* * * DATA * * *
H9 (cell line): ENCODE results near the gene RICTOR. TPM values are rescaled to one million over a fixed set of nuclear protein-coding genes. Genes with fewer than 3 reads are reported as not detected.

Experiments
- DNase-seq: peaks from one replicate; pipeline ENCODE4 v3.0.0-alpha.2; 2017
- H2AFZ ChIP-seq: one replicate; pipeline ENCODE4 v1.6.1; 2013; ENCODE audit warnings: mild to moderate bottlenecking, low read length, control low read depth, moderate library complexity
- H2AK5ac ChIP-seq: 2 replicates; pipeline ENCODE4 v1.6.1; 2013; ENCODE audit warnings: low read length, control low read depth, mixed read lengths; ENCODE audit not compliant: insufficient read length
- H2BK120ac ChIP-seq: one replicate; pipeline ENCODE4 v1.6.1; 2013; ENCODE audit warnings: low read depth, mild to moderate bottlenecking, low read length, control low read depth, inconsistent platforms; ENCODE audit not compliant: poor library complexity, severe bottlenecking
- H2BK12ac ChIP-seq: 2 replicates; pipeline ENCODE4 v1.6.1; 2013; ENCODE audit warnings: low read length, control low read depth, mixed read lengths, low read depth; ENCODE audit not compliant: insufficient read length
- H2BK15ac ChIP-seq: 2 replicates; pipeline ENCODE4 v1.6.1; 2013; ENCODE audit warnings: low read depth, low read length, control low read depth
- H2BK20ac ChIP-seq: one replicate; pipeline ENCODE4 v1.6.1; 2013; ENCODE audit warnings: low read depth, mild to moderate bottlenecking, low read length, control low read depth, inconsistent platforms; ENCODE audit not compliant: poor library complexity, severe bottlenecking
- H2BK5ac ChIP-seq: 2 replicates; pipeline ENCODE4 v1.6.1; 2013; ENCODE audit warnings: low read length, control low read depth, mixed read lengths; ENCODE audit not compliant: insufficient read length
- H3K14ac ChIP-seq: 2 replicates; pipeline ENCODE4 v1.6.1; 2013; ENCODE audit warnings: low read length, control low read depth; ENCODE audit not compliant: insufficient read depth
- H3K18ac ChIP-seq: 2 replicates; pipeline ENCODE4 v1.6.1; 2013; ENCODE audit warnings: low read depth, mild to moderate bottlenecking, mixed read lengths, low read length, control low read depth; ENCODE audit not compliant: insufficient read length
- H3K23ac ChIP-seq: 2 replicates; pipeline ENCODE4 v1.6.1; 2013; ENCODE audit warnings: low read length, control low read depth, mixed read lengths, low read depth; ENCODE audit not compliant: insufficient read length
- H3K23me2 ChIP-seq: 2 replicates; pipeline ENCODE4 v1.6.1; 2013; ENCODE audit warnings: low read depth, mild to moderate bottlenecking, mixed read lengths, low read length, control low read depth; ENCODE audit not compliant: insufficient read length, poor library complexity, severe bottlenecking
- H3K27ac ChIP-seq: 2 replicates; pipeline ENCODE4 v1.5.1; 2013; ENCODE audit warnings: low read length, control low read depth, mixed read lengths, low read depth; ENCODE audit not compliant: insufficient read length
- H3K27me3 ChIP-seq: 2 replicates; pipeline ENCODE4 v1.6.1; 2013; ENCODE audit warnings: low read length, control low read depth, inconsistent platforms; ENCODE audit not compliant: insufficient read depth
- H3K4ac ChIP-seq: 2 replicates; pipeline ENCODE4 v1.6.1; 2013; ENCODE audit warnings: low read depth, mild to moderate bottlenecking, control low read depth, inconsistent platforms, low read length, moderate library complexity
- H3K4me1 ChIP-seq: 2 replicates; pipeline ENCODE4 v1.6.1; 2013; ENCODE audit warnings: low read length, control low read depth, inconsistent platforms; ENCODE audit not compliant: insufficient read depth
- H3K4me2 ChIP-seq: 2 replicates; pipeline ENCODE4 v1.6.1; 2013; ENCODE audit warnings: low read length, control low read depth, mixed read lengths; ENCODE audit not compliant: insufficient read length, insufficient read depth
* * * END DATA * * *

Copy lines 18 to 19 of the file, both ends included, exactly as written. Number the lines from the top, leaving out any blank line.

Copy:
- H3K4me1 ChIP-seq: 2 replicates; pipeline ENCODE4 v1.6.1; 2013; ENCODE audit warnings: low read length, control low read depth, inconsistent platforms; ENCODE audit not compliant: insufficient read depth
- H3K4me2 ChIP-seq: 2 replicates; pipeline ENCODE4 v1.6.1; 2013; ENCODE audit warnings: low read length, control low read depth, mixed read lengths; ENCODE audit not compliant: insufficient read length, insufficient read depth